Spike in Bitcoin Value Despite Dark Net Raid

dark net raid

A recent crackdown by leading authorities has led to the arrest of multiple individuals and the shutting down of several leading websites, yet the online currency Bitcoin has enjoyed an upturn in fortunes.

The dark net, also referred to as the deep web or invisible web, is a section of the internet not accessible by traditional searching methods. Leading search engines such as Google, for instance, will not display results from the dark net. Far from a small sub-section of the internet, it is believed that the dark net could be around 5,000 times larger than the regular web, known as the surface web.

Because of the secrecy that surrounds the dark web, it has gained a strong reputation for the exchange of illegal services. Perhaps the most well-known exchange site is Silk Road, where users could quite easily buy drugs from one another using the go-to currency for the dark net, Bitcoin. After a questionable start, Bitcoin has become an acceptable currency in the internet community and is increasingly close to permeating the mainstream, with a Bitcoin ATM machine being established in Shoreditch, London earlier this year and several more being added worldwide thereafter.

This week, a carefully crafted raid on the dark web proved massively effective. The FBI teamed up with Europol and several other agencies to launch an attack on some of the most prolific dark net instigators. Code-named ‘Operation Onymous’, the mass seizure saw 17 people arrested for their involvement in dark net’s illegal activities, seized hundreds of illicit devices across nearly 20 different countries, and shut down some of the leading markets allowing the exchange of illegal goods and services.

It would be a safe assumption that, after such a dramatic raid on some of the prime reasons behind Bitcoin’s popularity, the closure of so many marketplaces would lead to a decline in the value of the internet-based currency. Perhaps surprisingly, it seems to have had the opposite effect. Over the last week, Bitcoin’s value has risen by an impressive$25, peaking at $365.82 at the time of publishing. Not only has the currency seen its value soar, but the volume in which it is used too. A 32% week-on-week rise took the overall volume output to 2.61 million BTC. In typical trading terms, the raid would appear to have had a reverse effect on Bitcoin.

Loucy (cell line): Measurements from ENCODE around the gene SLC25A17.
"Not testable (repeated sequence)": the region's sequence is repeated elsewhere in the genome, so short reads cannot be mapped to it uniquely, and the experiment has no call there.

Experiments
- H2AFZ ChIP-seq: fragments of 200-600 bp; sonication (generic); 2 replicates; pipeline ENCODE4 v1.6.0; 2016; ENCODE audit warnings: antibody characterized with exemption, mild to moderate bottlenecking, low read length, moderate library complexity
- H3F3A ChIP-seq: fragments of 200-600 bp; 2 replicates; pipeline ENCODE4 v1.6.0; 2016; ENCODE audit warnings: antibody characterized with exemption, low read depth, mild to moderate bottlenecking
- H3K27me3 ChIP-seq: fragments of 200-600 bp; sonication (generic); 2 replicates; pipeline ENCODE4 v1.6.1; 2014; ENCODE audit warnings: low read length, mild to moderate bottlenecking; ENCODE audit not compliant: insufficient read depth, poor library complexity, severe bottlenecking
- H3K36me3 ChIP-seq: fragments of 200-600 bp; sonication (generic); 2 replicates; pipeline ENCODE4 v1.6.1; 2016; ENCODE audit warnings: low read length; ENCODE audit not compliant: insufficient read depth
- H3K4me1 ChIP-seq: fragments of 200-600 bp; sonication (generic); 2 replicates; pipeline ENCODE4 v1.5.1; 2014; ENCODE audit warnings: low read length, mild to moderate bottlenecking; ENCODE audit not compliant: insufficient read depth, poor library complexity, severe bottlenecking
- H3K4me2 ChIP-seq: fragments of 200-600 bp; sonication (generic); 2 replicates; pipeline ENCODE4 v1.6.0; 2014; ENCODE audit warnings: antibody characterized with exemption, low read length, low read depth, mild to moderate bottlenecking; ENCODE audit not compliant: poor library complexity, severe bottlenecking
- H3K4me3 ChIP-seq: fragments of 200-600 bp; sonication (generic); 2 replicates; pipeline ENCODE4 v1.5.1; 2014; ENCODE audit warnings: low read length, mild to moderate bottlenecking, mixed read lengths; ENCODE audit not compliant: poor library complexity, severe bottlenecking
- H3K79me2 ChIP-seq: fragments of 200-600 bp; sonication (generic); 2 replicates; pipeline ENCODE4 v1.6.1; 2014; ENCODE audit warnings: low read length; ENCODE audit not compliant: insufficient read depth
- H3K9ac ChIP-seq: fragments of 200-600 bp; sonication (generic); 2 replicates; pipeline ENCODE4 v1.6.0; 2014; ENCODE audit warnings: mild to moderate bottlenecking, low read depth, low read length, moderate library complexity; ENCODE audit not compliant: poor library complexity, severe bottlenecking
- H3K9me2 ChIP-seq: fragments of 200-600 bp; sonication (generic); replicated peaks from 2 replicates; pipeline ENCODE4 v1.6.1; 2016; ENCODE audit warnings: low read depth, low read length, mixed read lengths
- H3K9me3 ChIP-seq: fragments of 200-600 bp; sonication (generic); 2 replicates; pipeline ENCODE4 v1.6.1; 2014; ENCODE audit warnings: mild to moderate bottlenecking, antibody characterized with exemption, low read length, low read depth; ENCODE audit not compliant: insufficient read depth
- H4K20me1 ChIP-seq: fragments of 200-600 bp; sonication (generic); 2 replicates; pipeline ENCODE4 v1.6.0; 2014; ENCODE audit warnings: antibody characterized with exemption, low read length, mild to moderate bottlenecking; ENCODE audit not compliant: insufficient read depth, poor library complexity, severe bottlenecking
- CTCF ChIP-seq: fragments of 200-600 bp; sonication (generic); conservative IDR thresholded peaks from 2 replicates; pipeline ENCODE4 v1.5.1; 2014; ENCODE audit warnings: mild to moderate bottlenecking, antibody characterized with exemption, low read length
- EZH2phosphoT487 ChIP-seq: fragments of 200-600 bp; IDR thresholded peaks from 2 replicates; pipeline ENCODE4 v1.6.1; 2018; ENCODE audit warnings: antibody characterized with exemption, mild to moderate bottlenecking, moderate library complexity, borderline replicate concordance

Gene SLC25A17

This is not a one-off incident. Back in 2013, a similar situation occurred when authorities successfully closed down a marketplace known as Silk Road, one of the most popular trading places rife with illegal activity. After an initial lapse from $125.49 to $99.81, Bitcoin enjoyed a strong resurgence within 48 hours, bouncing back to $116.32. What happened thereafter was an exponential and near instantaneous growth that peaked at $1,147, leaving those early investors in the post-raid period to fill their pockets. With the recent raid – which incidentally included the closure of Silk Road 2.0 – is it possible that those looking to invest now will experience a growth spurt comparable to that of 2013?

OKCoin may help explain the figures. In an online statement, the company announced a change to the way in which they measured trading volume. Every Bitcoin traded would then be counted as two units; one purchased and one sold. Simply put, the output would seemingly appear to double overnight, though in actuality it is simply an alternate method of calculation. This goes some way to explaining the recent trends, although it is worth noting that this has quickly become the industry standard and given the announcement OKCoin cannot be accused of trying to mislead investors.

Despite this, controversy remains regarding OKCoin’s change in policy. The company itself even highlighted their reluctance to make the switch to the new system.

“We want to use the traditional method since that’s the method used in the traditional finance world,” said Zane Tackett, OKCoin’s Manager of Foreign Operations. “Furthermore, we will be switching back to the traditional method for all westerners, ie our English page will report it using the traditional method, any western site that pulls our data will be provided with volume using the traditional method, and we will only use double counting for domestic purposes.”

With Bitcoin having been regulated by the US, perhaps this is a new era for online currency exchange that could potentially see its value witness unprecedented growth. Indeed, the FBI raid will help to attract established investors.

“Today we have demonstrated that, together, we are able to efficiently remove vital criminal infrastructures that are supporting serious organised crime,” said Troels Oerting, chief of EC3. “We are not ‘just’ removing these services from the open Internet; this time we have also hit services on the dark net using Tor where, for a long time, criminals have considered themselves beyond reach. We can now show that they are neither invisible nor untouchable. The criminals can run but they can’t hide.”

As is ever the case with Bitcoin, scepticism abounds. Analyst Tim Swanson, who works for altcoin exchange Melotic, was less than excitable about the developments. “Instead, it is likely a combination of advertisement spam, P2SH, mining pay outs, mixing and Counterparty transactions” claimed Swanson, highlighting the image of uncertainty which Bitcoin has struggled to shed.

Whilst few certain predictions can be made, as is the case with all stocks, bonds and currency markets, it is certainly an exciting time for Bitcoin and should it successfully separate itself from the dark net image it is so keenly associated with there is no limit to the development potential.